Galatians 5.13-15 – Freedom To Love

Back in 5.1 Paul told the Galatians that it was for freedom that Christ had set them free and they should never again submit…to a yoke of slavery. Here in 5.13-15, he now warns them against using their freedom and liberty as a licence to sin.

For you were called to freedom, brothers and sisters; only do not use your freedom as an opportunity to indulge your flesh, but through love serve one another. For the whole law can be summed up in a single commandment, namely, “You must love your neighbor as yourself.” However, if you continually bite and devour one another, beware that you are not consumed by one another. 

(NET)

Freedom is not to be used to pick and choose which yokes of slavery we wish to submit to (v.1), neither is it to be used to live a life of licentiousness and liberal indulgences (v.13). The happy middle, so to speak, as Paul writes is that the wonderful freedom and liberty on offer through Christ is to be used to serve one another through love, thereby fulfilling the spirit and principle of God’s law (Leviticus 19.18, Mathew 22.39, Luke 10.25-28).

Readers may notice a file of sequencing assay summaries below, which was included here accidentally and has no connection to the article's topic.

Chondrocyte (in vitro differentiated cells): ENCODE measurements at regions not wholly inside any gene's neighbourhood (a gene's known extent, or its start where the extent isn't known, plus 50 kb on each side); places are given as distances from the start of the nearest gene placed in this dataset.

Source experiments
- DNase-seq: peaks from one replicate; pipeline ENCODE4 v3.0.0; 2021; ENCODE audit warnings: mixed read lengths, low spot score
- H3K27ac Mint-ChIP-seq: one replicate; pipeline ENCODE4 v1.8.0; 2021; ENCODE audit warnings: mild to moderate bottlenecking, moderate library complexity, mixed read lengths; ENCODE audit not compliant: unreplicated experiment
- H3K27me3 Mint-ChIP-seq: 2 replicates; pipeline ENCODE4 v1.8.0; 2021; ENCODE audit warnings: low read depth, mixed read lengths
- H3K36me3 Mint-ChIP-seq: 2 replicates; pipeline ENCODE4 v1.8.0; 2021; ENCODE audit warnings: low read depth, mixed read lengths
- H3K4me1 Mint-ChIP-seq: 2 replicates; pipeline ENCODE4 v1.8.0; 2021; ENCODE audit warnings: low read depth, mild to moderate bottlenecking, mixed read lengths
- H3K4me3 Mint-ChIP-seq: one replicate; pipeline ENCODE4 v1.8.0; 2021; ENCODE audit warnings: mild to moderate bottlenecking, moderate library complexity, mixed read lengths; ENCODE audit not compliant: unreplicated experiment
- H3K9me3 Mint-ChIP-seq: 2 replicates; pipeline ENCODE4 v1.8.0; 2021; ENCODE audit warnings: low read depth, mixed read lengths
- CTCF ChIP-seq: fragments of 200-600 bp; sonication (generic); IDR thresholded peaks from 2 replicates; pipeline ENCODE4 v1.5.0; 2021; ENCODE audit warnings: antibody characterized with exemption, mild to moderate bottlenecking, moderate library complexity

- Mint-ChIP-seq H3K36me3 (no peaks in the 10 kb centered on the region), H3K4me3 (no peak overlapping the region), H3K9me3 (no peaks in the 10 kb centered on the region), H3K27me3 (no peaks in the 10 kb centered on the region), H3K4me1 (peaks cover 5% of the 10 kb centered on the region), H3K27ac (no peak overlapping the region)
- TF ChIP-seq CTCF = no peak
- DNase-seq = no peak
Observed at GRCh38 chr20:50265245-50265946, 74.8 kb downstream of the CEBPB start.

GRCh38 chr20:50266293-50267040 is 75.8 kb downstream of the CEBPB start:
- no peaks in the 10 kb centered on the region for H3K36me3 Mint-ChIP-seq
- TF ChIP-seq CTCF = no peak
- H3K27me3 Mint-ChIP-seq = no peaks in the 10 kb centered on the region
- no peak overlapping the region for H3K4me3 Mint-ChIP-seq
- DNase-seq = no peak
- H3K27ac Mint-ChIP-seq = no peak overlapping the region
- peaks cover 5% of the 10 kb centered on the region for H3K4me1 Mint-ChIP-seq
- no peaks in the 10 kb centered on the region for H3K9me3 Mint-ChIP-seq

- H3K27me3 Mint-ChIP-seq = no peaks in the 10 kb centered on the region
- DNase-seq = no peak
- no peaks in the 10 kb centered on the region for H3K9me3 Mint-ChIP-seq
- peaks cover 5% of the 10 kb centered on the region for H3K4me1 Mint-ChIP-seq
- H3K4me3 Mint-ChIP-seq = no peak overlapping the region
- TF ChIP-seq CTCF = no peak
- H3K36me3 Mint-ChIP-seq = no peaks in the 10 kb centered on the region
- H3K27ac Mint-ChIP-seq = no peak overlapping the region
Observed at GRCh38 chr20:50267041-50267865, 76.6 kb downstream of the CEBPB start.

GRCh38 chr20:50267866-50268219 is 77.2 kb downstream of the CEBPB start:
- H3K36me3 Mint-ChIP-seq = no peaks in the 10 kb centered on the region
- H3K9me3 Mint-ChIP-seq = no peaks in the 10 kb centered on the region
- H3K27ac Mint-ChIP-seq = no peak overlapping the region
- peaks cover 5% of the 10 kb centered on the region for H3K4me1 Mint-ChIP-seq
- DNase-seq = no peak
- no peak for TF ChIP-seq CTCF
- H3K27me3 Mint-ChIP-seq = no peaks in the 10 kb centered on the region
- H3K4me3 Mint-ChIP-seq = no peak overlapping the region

This meant that the Galatian believers – and you and me – have the liberty to enjoy friendship and fellowship with believers of all backgrounds (3.27-28). There should be no division within the church based on individual preferences and peculiarities. Where there is division, there is strife (James 3.16) and as Paul writes, if you continually bite and devour one another, beware that you are not consumed by one another. 

The wonderful freedom and liberty on offer to us through Christ must not be used for our own self-centred choosings (v.1), neither must it be used for our own individual indulgences (v.13). Rather, as Paul writes to the Galatians, we ought to be taking this terrific freedom and putting it to use for the benefit of others (cf. Romans 13.8-10). Freedom in Christ is best experienced when loving and serving others (vv.13-14).

Rather than thinking “What do I need?” consider 

What do others need of me?

Rather than thinking “Well, I am free in Christ so I will go and…for me”, 

we ought to be thinking “Well, I am free in Christ so I will go and…for him/her 

Today then, how can you use your Christ-given liberty for the benefit of others?

Published by James Travis

Pastor of Saar Fellowship in the Kingdom of Bahrain. Married to Robyn and Dad to our two boys.

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